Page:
Ofsted recruits 30 inspectors to ramp up outstanding school visits


Ofsted has launched a £2 million pound recruitment push ahead of the expected lifting of the exemption for “outstanding” schools.

The watchdog is looking to take on another 30 inspectors (HMI) on starting salaries of £72,665 once they have passed probation, according to its advert. If all 30 roles are filled, the salaries would total £2,179,950.

An Ofsted spokesperson told Schools Week that HMI roles were recruited “well in advance to take account of regular turnover and potential changes in the demand for inspection.

“We also take into account lengthy notice periods and the time it takes to train inspectors.”

The government confirmed earlier this month that it will scrap the exemption for “outstanding” schools, following criticism that some have not been inspected for a decade.

Following the publication of a consultation, and subject to parliamentary approval, the exemption will be lifted by September next year.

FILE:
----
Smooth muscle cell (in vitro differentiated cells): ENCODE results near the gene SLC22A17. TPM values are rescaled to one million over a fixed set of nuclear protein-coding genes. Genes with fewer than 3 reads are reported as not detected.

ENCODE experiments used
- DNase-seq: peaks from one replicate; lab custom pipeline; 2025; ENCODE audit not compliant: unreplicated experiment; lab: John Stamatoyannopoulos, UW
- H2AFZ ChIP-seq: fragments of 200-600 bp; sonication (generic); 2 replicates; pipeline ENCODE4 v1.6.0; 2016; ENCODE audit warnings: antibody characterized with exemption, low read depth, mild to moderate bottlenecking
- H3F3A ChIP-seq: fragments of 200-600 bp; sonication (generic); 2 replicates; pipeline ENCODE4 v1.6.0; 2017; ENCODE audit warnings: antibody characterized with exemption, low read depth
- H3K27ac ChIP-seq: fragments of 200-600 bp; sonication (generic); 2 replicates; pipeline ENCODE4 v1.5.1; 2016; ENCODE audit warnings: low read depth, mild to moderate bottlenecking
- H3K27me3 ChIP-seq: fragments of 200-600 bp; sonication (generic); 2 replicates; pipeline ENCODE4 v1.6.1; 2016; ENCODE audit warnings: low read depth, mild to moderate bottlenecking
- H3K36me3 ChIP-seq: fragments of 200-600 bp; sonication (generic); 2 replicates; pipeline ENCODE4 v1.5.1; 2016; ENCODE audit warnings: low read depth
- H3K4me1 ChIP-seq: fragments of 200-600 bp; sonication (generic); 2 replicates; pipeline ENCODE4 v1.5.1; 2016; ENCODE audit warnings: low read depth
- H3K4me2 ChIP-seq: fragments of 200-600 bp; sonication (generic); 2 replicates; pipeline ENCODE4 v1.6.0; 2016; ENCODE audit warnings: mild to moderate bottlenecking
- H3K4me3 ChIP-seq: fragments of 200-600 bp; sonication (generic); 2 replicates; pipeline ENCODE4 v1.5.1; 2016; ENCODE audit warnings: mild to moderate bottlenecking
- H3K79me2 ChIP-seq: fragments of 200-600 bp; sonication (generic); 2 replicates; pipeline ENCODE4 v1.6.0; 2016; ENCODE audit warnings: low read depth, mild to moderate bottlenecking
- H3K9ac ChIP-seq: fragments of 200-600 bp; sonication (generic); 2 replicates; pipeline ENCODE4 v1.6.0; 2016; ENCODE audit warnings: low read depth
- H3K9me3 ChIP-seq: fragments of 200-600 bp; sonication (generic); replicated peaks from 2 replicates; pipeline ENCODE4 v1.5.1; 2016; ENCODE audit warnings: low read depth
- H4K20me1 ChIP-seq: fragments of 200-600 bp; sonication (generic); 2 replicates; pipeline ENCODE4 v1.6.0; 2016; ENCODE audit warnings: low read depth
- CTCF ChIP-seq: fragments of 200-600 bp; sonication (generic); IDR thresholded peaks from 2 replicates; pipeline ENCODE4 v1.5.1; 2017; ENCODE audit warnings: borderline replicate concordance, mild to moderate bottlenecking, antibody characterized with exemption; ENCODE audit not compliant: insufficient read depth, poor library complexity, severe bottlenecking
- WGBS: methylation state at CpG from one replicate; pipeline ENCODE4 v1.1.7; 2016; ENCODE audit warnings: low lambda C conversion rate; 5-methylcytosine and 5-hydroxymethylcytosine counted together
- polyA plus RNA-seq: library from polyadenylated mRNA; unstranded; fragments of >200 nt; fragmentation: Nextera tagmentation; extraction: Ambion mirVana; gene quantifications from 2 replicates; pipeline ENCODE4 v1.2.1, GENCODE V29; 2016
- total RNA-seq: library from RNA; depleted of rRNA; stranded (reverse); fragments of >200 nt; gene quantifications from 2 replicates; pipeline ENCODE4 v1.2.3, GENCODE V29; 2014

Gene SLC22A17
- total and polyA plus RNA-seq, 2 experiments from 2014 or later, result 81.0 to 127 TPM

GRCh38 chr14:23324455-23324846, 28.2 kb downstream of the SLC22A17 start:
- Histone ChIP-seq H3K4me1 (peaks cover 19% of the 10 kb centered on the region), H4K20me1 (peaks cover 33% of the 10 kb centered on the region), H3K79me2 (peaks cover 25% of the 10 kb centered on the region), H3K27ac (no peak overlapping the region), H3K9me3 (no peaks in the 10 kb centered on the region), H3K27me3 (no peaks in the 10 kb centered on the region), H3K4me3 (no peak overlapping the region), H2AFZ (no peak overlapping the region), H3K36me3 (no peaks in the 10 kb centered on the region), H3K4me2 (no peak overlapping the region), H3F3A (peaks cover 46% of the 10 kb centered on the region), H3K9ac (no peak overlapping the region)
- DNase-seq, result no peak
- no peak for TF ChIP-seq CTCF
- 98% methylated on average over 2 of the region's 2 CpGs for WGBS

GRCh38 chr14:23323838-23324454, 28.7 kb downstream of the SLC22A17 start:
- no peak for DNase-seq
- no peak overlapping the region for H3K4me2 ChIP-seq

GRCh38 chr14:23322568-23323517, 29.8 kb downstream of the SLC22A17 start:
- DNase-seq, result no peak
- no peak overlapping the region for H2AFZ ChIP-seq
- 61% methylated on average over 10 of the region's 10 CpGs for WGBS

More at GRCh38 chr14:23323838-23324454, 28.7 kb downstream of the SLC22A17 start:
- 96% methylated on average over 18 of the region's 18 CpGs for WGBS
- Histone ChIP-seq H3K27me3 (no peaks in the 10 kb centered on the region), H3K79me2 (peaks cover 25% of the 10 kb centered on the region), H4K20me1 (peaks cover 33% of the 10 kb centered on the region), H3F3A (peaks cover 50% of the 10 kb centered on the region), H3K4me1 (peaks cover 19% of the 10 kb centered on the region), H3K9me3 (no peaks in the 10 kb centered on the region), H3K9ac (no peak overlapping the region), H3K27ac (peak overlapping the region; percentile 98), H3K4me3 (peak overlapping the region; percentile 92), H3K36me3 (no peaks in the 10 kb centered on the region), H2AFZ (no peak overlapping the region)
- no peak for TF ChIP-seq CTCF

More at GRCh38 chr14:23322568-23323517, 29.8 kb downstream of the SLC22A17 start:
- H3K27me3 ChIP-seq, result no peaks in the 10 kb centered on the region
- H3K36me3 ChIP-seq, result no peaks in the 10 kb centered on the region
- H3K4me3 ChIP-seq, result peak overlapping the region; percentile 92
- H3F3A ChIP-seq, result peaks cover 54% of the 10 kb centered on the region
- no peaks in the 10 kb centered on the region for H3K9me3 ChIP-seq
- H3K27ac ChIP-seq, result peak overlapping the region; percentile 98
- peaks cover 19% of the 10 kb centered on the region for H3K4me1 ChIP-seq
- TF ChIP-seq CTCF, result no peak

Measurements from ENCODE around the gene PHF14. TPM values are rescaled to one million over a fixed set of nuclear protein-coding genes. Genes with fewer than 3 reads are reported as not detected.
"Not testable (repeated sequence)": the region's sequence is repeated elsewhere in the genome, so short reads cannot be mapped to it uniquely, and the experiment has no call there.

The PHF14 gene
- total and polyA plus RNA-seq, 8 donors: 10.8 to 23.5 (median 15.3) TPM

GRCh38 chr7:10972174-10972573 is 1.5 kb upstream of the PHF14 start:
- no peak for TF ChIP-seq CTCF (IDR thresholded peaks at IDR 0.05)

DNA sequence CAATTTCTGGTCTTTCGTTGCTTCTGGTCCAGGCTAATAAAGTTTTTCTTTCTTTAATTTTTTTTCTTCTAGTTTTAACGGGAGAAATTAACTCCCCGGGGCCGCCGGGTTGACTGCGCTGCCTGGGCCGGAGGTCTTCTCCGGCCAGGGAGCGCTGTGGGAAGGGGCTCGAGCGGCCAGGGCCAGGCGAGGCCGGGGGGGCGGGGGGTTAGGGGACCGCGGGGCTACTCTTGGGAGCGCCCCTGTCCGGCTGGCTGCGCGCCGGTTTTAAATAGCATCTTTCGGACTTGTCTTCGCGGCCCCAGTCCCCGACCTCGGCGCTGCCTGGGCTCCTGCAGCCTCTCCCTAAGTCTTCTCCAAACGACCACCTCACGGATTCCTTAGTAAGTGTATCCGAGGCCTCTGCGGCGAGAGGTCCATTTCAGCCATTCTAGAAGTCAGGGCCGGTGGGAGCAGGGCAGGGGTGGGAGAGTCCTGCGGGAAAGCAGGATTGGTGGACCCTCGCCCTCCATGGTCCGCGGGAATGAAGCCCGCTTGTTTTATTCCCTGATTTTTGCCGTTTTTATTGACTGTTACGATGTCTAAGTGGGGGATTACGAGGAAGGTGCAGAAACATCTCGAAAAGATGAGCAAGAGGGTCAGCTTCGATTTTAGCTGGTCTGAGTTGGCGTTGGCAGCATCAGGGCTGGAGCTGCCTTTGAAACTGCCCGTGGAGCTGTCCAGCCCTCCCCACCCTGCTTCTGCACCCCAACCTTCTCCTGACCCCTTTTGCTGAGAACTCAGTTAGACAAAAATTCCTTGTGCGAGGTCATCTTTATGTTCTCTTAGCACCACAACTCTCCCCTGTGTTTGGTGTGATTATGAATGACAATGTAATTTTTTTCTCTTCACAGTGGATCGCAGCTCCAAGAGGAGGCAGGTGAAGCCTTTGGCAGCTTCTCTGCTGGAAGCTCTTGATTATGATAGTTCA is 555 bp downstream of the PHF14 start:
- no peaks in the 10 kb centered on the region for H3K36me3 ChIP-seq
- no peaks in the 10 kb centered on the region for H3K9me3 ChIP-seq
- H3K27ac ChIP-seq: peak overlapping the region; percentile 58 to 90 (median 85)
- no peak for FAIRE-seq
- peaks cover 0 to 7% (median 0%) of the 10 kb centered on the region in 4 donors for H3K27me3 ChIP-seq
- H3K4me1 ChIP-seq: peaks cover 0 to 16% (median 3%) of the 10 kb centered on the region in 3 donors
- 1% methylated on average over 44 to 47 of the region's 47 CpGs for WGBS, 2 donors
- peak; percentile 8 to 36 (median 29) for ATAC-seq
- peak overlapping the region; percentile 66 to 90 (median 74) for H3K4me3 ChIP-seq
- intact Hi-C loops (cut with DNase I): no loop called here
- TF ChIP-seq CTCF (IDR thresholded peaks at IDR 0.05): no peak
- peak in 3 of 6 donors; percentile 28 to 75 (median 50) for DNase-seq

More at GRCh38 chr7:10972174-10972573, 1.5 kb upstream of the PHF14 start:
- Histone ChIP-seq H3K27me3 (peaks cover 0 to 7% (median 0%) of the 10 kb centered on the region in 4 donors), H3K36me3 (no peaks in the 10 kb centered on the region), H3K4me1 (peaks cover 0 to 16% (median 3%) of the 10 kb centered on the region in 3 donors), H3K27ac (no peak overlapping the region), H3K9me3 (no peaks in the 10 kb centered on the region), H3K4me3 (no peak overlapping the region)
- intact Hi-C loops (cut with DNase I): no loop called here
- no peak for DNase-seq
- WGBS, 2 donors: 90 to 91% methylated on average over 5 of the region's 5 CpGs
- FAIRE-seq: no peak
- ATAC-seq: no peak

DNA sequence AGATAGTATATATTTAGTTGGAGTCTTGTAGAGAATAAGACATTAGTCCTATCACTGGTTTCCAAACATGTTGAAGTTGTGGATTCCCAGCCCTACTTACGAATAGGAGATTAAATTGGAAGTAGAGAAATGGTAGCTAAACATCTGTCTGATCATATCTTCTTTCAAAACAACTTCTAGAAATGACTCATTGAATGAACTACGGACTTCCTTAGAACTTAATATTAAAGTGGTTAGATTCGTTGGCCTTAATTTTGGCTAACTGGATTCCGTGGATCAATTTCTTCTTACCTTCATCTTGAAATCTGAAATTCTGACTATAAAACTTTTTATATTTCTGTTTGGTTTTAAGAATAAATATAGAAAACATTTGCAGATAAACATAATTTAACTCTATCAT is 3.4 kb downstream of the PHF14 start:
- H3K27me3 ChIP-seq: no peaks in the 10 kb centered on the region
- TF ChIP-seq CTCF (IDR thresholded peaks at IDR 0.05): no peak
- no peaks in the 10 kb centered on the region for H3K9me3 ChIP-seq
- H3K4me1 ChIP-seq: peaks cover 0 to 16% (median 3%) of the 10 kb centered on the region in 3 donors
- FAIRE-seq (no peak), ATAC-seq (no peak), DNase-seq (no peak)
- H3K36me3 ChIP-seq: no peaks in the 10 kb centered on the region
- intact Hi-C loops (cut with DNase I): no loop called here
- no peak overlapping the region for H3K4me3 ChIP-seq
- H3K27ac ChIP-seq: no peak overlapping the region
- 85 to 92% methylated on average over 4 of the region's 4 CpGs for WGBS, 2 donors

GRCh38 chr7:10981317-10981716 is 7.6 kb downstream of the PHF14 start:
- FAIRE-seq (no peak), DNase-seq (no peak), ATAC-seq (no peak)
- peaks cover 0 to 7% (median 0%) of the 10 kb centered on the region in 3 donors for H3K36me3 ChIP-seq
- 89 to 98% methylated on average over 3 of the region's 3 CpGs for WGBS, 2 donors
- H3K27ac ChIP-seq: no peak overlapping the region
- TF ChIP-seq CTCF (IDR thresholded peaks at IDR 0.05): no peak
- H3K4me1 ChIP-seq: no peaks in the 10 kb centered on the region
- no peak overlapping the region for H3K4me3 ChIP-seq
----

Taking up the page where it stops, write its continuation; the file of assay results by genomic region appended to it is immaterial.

Ofsted has been in favour of inspecting “outstanding” schools, which were let off inspection during Michael Gove’s tenure in 2011.

However, it is not yet clear if Ofsted will get extra cash to carry out more inspections.

The watchdog accepted earlier this year that staff shortages had reduced the number of inspections. There are 157 HMIs, 18 fewer than last September.

Stephen Rollett, the curriculum and inspection specialist at the Association of School and College Leaders (ASCL), said recruiting more HMIs was “prudent and sensible” to “ensure the inspectorate has sufficient capacity to inspect outstanding schools and sufficient time in which to train them before the exemption is lifted.

“We do not have any information about how this is being financed, but we would imagine it is being managed within the existing budget ahead of any decision by the government on the allocation to the inspectorate in the future.”

He said any decision on future funding would need to “balance the cost of inspections with the need to be careful about how much money is spent on inspection. However, it is in the interests of everybody to ensure that inspections are of the highest quality.”

Nick Brook, the deputy general secretary of the National Association of Head Teachers, has previously said Ofsted’s resources might become “stretched” as it might not have the “capacity and capability to deliver the new expectations being placed on it”.


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